Fw: N&W in 1909--Princeton

NW Mailing List nw-mailing-list at nwhs.org
Mon Jul 27 22:14:35 EDT 2009

In my comments on the message below I should have pointed out to those who might not be familiar with Jedediah (Jed) Hotchkiss the significance of the Jed Hotchkiss 1880 and 1881 maps in the NWHS Archives. Jed Hotchkiss was Stonewall Jackson's cartographer in the Civil War. Among other things, historians attribute the success of Jackson's valley campaign to Hotchkiss' maps.

Gordon Hamilton
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From: NW Mailing List
To: 4VGN Ry Yahoo Group ; 3N&W Mailing List
Sent: Sunday, July 26, 2009 3:39 PM
Subject: N&W in 1909--Princeton

Bluefield Daily Telegraph
December 14, 1909

Norfolk and Western Likely to Touch One of Important Points on Virginian

Roanoke Times: Everyone concerned with the industrial business of the Princeton section of the states of Virginia and West Virginia has for a year now predicted that the Norfolk and Western, by reason of the building of the Virginian railway on a low grade, would of necessity be forced to build the original route through Princeton by way of the Stinson Gap at the head of Rocky Hollow to the mouth of Widemouth. The Norfolk and Western has never abandoned this route, and it is now rumored that it now intends to build this line. Whether this will be done cannot now be stated, but the fact that there are engineers on this line between Stinson Gap and Princeton and between Princeton and Sand Lick adds much to the rumor.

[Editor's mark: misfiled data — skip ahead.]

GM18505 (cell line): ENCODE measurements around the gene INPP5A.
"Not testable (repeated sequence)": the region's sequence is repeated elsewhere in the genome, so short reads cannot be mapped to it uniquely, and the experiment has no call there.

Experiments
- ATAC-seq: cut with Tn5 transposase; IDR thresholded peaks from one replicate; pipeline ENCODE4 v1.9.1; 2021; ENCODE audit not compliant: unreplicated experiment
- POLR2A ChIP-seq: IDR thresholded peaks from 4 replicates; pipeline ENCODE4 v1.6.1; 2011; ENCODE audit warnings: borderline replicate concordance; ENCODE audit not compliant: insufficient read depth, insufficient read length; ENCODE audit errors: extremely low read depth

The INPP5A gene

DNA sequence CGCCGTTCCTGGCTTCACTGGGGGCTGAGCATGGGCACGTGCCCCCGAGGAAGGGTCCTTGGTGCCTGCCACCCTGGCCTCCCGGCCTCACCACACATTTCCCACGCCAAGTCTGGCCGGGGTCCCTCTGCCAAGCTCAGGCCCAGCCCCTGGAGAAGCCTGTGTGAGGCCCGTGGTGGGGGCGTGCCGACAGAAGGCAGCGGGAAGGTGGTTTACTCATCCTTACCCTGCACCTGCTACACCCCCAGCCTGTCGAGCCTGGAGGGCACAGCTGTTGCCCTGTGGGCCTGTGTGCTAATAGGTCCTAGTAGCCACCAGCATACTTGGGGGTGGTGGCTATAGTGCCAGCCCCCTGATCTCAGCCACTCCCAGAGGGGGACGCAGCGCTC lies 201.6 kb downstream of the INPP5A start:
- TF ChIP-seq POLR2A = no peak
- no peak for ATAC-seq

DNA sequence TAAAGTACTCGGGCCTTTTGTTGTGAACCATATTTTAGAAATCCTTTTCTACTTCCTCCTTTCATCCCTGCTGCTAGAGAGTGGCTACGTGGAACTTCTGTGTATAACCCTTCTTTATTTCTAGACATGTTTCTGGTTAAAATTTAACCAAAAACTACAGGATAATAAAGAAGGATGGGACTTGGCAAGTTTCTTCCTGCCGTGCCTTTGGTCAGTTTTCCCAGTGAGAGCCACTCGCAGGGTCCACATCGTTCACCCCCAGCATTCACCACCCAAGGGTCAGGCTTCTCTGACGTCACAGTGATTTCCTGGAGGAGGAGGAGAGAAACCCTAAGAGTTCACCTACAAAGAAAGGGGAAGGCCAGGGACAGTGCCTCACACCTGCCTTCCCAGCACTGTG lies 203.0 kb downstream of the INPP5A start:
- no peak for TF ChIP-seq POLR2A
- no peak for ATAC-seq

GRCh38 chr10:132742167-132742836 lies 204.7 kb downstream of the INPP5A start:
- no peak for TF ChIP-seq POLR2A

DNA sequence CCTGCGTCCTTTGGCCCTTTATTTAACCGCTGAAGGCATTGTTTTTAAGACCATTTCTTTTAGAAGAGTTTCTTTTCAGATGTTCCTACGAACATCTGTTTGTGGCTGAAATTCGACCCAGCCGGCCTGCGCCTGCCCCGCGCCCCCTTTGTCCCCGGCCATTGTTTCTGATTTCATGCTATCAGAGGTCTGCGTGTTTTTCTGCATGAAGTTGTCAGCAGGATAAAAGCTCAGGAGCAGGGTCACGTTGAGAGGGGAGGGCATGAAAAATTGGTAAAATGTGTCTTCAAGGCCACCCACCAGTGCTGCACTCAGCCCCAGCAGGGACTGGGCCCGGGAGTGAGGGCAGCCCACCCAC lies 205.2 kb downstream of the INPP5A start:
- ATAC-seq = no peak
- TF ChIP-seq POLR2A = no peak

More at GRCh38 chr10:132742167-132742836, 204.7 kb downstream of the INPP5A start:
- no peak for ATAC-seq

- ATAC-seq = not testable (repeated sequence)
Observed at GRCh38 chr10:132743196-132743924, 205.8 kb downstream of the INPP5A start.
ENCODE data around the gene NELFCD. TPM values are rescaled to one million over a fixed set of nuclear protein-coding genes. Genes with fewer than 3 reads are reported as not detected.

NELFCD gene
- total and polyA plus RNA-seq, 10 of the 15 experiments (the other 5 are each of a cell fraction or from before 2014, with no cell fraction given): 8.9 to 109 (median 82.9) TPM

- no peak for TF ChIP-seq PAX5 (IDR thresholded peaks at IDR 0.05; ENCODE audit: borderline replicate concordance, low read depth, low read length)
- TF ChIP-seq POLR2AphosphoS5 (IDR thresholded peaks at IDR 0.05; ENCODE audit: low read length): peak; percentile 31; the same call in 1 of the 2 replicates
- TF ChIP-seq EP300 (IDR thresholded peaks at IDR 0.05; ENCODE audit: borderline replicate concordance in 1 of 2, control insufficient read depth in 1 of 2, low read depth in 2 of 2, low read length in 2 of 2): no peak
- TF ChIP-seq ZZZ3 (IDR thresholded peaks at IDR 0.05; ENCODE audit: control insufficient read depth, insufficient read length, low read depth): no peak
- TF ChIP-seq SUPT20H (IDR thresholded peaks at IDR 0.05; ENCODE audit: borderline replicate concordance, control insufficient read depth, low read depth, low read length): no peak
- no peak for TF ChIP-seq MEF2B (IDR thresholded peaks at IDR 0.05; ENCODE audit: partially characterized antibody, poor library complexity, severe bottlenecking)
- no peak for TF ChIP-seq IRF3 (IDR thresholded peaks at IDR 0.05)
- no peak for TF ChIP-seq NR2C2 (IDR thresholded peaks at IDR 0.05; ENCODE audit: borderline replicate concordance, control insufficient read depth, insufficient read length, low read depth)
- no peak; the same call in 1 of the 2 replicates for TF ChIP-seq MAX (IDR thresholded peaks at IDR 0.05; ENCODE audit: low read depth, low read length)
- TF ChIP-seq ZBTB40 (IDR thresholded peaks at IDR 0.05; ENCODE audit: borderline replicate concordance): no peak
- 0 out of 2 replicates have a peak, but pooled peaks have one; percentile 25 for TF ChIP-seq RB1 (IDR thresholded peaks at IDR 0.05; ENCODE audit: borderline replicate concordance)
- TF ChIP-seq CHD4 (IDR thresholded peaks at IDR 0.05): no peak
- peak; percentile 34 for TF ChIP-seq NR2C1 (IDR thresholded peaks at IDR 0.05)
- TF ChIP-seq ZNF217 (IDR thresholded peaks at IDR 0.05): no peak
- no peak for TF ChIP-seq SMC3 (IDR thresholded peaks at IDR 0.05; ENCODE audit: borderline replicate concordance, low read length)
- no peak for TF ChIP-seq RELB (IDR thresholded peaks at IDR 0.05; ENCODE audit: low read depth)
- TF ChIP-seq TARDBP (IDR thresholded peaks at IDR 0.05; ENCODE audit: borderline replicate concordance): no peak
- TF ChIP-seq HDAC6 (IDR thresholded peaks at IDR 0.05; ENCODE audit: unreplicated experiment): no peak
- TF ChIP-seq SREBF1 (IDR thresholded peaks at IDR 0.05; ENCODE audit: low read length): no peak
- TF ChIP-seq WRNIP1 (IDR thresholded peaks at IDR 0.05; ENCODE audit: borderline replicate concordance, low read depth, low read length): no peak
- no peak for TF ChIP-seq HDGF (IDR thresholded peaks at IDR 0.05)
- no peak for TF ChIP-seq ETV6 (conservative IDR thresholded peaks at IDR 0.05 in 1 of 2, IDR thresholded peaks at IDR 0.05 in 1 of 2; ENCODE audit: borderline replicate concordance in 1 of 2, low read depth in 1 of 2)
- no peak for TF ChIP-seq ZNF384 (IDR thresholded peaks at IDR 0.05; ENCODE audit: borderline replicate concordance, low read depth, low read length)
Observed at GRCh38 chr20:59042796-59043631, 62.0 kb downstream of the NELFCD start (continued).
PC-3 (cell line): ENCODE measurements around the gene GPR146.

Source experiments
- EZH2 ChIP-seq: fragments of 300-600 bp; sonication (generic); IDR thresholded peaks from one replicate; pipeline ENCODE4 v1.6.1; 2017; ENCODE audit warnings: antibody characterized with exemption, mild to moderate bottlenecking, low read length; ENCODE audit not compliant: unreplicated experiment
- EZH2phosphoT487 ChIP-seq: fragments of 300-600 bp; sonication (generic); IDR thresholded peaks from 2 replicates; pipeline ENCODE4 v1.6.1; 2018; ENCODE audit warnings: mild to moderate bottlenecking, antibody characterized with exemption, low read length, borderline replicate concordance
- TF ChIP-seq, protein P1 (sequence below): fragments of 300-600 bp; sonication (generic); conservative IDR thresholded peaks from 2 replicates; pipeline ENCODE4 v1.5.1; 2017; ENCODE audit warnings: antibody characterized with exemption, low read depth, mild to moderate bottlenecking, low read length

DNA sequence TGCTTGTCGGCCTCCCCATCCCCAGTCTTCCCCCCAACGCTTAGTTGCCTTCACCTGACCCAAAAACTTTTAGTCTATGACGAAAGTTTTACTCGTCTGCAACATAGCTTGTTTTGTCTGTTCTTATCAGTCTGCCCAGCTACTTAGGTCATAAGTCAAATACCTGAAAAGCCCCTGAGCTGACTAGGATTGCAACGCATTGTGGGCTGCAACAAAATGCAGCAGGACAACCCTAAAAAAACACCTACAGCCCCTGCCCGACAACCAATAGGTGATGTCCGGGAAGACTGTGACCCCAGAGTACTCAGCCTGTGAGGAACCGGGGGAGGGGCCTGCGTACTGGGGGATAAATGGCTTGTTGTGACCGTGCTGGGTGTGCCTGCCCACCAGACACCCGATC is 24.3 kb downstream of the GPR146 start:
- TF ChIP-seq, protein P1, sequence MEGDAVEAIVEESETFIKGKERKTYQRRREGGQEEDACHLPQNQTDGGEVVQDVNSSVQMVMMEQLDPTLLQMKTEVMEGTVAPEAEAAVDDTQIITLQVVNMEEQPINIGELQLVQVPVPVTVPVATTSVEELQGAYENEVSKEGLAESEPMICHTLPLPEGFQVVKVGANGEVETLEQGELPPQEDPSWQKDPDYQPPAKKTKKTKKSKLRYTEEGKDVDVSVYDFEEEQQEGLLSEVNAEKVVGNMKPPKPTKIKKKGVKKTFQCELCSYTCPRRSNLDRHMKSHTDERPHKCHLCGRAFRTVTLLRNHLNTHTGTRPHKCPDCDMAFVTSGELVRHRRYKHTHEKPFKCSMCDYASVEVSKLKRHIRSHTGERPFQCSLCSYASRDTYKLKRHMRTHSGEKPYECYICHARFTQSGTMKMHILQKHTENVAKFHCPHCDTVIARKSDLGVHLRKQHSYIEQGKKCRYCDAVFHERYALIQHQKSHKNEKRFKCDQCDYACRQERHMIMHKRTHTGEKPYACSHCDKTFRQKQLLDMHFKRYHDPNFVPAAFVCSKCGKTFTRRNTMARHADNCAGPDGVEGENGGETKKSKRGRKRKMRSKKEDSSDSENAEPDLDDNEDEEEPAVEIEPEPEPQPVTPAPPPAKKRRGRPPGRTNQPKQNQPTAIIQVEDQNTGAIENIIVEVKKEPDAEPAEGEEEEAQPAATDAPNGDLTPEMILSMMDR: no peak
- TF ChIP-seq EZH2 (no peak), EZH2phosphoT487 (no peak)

The supposition that the Virginia [sic] could extend a line from Princeton to Bluefield is without foundation. The Virginian will go to Pocahontas, tap the upper coal fields and bring the product of their mines through Princeton as the shortest route to the seaboard and the easiest grades.
[It is interesting that this article states, "The Norfolk and Western has never abandoned this route." None of the NWHS Archives' three 1890 and 1891 Jed Hotchkiss maps of proposed railroad lines into the "Great Flat Top Coal Fields" shows a line through Princeton although one 1890 map shows that some elevations were taken near Princeton and also Sand Lick Church. Does anyone know of any other evidence that the N&W proposed to reach the coal fields by way of Princeton. Incidentally, Sand Lick flows into the Bluestone River from the east with its mouth just north of the mouths of Crane Creek, Flipping Creek and Simmons Creek, which all flow into the river from the west.]

Gordon Hamilton


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